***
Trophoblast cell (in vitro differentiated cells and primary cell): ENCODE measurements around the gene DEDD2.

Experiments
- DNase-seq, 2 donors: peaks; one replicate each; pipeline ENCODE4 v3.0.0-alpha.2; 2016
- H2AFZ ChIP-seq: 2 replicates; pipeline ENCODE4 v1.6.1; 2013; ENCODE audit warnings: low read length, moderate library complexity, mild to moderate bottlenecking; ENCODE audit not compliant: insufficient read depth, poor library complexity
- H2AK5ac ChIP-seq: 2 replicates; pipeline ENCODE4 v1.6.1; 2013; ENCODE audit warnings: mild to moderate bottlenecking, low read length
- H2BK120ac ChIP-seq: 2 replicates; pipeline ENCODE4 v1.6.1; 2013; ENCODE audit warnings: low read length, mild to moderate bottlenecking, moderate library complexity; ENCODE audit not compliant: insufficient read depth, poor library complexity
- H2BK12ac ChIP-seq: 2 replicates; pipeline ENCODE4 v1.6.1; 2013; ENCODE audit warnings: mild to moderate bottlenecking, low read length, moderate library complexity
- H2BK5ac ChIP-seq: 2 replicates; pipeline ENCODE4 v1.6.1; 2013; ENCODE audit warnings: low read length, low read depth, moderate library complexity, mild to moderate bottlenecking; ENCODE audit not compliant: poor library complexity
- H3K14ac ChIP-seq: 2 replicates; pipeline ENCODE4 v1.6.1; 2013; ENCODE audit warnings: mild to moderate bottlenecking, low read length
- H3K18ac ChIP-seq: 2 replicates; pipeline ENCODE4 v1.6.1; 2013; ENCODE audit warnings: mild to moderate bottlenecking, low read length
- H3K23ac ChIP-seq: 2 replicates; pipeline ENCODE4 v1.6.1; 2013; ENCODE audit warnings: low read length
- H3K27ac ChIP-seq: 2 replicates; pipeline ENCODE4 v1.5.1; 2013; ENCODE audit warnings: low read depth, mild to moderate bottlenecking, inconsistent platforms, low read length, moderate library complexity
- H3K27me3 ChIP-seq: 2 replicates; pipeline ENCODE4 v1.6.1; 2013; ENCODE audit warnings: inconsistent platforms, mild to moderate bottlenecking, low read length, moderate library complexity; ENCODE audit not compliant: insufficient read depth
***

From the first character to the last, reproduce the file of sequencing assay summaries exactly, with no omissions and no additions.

Trophoblast cell (in vitro differentiated cells and primary cell): ENCODE measurements around the gene DEDD2.

Experiments
- DNase-seq, 2 donors: peaks; one replicate each; pipeline ENCODE4 v3.0.0-alpha.2; 2016
- H2AFZ ChIP-seq: 2 replicates; pipeline ENCODE4 v1.6.1; 2013; ENCODE audit warnings: low read length, moderate library complexity, mild to moderate bottlenecking; ENCODE audit not compliant: insufficient read depth, poor library complexity
- H2AK5ac ChIP-seq: 2 replicates; pipeline ENCODE4 v1.6.1; 2013; ENCODE audit warnings: mild to moderate bottlenecking, low read length
- H2BK120ac ChIP-seq: 2 replicates; pipeline ENCODE4 v1.6.1; 2013; ENCODE audit warnings: low read length, mild to moderate bottlenecking, moderate library complexity; ENCODE audit not compliant: insufficient read depth, poor library complexity
- H2BK12ac ChIP-seq: 2 replicates; pipeline ENCODE4 v1.6.1; 2013; ENCODE audit warnings: mild to moderate bottlenecking, low read length, moderate library complexity
- H2BK5ac ChIP-seq: 2 replicates; pipeline ENCODE4 v1.6.1; 2013; ENCODE audit warnings: low read length, low read depth, moderate library complexity, mild to moderate bottlenecking; ENCODE audit not compliant: poor library complexity
- H3K14ac ChIP-seq: 2 replicates; pipeline ENCODE4 v1.6.1; 2013; ENCODE audit warnings: mild to moderate bottlenecking, low read length
- H3K18ac ChIP-seq: 2 replicates; pipeline ENCODE4 v1.6.1; 2013; ENCODE audit warnings: mild to moderate bottlenecking, low read length
- H3K23ac ChIP-seq: 2 replicates; pipeline ENCODE4 v1.6.1; 2013; ENCODE audit warnings: low read length
- H3K27ac ChIP-seq: 2 replicates; pipeline ENCODE4 v1.5.1; 2013; ENCODE audit warnings: low read depth, mild to moderate bottlenecking, inconsistent platforms, low read length, moderate library complexity
- H3K27me3 ChIP-seq: 2 replicates; pipeline ENCODE4 v1.6.1; 2013; ENCODE audit warnings: inconsistent platforms, mild to moderate bottlenecking, low read length, moderate library complexity; ENCODE audit not compliant: insufficient read depth